Autism in young adults

The comments folks are making about “inappropriate stuff” or “obsessively talking about an interest” don’t really describe this young man. I think he certainly has some interests - like trying to solve algebraic equations for fun, or creating a formula to solve Rubiks cube or researching and trying a zillion hot sauces - but he doesn’t bore others with them.

He is very sociable with his friends, however he NEVER, and I mean NEVER, initiates plans. He does a lot socially, but it is always at the behest of a friend who suggests golf, movie, etc etc

This definitely may be part of it. He was on ADD medication in HS and part of college and admitted that it helped him, but he didnt like the way it made him feel. I don’t think he takes it currently.

He seems to do everything at the last minute. A deadline is needed to get anything done. Even if it is laundry - if he says, I will do laundry on Mondays, then Monday night he will be doing laundry.

According to one parent who talked to him, he was interested in the idea and it doesn’t appear as tho it had occurred to him. I guess getting Dx is only important in that it could change the current treatment for the depression and the approach the family takes to helping him launch. It’s not helpful to say, “Get a job by September” if his potential neurodiversity is making that impossible to do without other supports.

1 Like

Another question - is “magical thinking” a component of autism? There are ways that this young man is “different” and they do center a bit around communication. For example, he did some damage to his car avoiding a deer and never said anything to anyone. It was only when one parent noticed the incredibly obvious damage (not safe to drive) and asked him about it that he said anything.

He has also mentioned the fact that he understands why people cry at sad movies or when they see an emotional story in the news, but he has never felt that way. I don’t think he cried when his grandfather died - he was sad, and knew it was a sad thing, but he did not become emotional. That seems to point to some sort of neurodiversity right?


The big saying with ASD is that if you have met one person with Autism you’ve met one person with ASD, or something like that. It presents differently in each person. I believe the specialist asked questions in 4 different functioning areas and he had to rate a certain level in 2 or 3 of the 4-again not certain. My s has a couple areas of focus but does not ramble on about them if people aren’t interested. He seems to speak appropriately, although he himself recognizes he is often blunt with less filter and rather monotone. He can be impatient. It may be worth looking into having a specialist evaluate if just to rule it out. If he has made it to this age without a diagnosis he may just be less obvious. Some on the spectrum have sensitivity issues, some who get overwhelmed may be more likely to throw a fit/“meltdown” or just leave abruptly without telling anyone. There are so many smaller indicators that will present in different ways in different people. Black and white thinking…my s thought everyone needed to go to college. I would try to explain that wasn’t the case and had several examples of people, never pushed him to go if he had a plan otherwise, but he seemed to insist that everyone had to go to college—the alternative, I guess in his mind was that a person who didn’t go to college was a loser maybe? I think over the past few years he may have finally accepted that there are options, but it took awhile.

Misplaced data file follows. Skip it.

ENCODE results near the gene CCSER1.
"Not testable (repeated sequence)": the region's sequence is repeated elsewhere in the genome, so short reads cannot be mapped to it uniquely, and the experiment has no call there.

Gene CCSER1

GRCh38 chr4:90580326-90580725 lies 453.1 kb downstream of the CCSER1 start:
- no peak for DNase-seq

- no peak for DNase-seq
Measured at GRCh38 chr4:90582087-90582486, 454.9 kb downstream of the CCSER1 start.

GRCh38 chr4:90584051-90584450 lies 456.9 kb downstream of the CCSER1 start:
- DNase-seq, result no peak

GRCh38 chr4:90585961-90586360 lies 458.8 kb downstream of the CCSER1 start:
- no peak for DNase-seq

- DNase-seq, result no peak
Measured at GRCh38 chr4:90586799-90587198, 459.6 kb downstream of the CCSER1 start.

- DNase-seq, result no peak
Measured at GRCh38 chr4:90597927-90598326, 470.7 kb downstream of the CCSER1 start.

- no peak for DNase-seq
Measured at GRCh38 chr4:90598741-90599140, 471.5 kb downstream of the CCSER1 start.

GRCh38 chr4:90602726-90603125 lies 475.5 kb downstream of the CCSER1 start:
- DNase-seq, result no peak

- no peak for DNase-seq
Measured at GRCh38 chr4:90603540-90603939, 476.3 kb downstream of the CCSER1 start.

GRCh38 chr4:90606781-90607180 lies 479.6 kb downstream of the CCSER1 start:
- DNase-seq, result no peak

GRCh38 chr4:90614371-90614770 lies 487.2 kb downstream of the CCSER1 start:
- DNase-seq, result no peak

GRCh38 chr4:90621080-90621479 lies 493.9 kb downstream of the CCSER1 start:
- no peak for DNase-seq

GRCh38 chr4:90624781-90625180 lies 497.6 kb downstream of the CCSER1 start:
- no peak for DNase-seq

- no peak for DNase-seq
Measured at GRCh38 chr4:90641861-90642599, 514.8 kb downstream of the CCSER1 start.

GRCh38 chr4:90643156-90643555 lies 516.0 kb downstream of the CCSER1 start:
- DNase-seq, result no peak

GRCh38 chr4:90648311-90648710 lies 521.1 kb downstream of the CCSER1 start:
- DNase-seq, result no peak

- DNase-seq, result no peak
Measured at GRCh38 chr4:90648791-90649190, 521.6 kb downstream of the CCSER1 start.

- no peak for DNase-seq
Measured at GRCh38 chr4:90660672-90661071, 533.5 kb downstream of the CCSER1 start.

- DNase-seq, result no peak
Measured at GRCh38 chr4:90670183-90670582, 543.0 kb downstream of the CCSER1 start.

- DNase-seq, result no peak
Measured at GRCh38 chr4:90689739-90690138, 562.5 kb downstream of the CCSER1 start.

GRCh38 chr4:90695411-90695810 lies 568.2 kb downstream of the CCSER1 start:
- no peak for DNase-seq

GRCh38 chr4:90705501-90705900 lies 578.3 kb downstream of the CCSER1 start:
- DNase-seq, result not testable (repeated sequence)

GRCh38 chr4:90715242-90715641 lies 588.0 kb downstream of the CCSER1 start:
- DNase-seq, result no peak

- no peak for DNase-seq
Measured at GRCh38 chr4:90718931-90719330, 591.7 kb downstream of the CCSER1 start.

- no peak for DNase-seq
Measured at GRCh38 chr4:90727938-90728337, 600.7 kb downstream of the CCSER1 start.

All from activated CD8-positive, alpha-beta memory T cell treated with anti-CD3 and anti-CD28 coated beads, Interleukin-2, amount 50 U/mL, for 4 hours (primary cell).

1 Like

No, magical thinking isn’t a component of autism, it’s more a sign of schizophrenia. But the example you gave (not telling anyone about the car) doesn’t sound like magical thinking to me. Magical thinking is like “I have powers other people don’t have” or “I can detect secret patterns and messages in everyday occurrences.” Not telling about the car isn’t magical thinking, it’s avoidance due to overwhelm. In other words “I don’t know what to do or say, so I won’t do or say anything.”


I may not be correct in this, but I look at it sometimes as there being certain areas that are more developed in his brain (amazing ability to know facts about his area of interest that he has had since preschool) or ability to excel if he has an interest in something but it almost makes another area of his brain less developed than peers…can’t tie shoes. I think it is common to have a bit of naïveté (child like) in certain areas. It can be endearing, like a child within a grown adult, but not in every aspect of life. Another one is having difficulties reading people or understanding figuratively/literally when people say things. The car thing is interesting…not recognizing that this would be of interest to someone. That is a bit childlike.

At S’s ASD evaluation by an ASD specialist (this is important-specialist in ASD-an appointment with just a psychologist/psychiatrist may not be specialized enough) the dr asked a series of questions that were focused a lot of pre age 5. ASD is present at the beginning from my understanding and doesn’t just develop in older years…it would have been present in pre age 5 years. If friend has S’s baby book or can start thinking of early developmental years it will help a lot. If they make an appointment, start jotting down memories about s from early years…pull out pictures/videos to refresh memory, old artwork. Any communication or motor skill delays? Any aversions to taste/sound/smell/lights? Any meltdowns or strange coping techniques?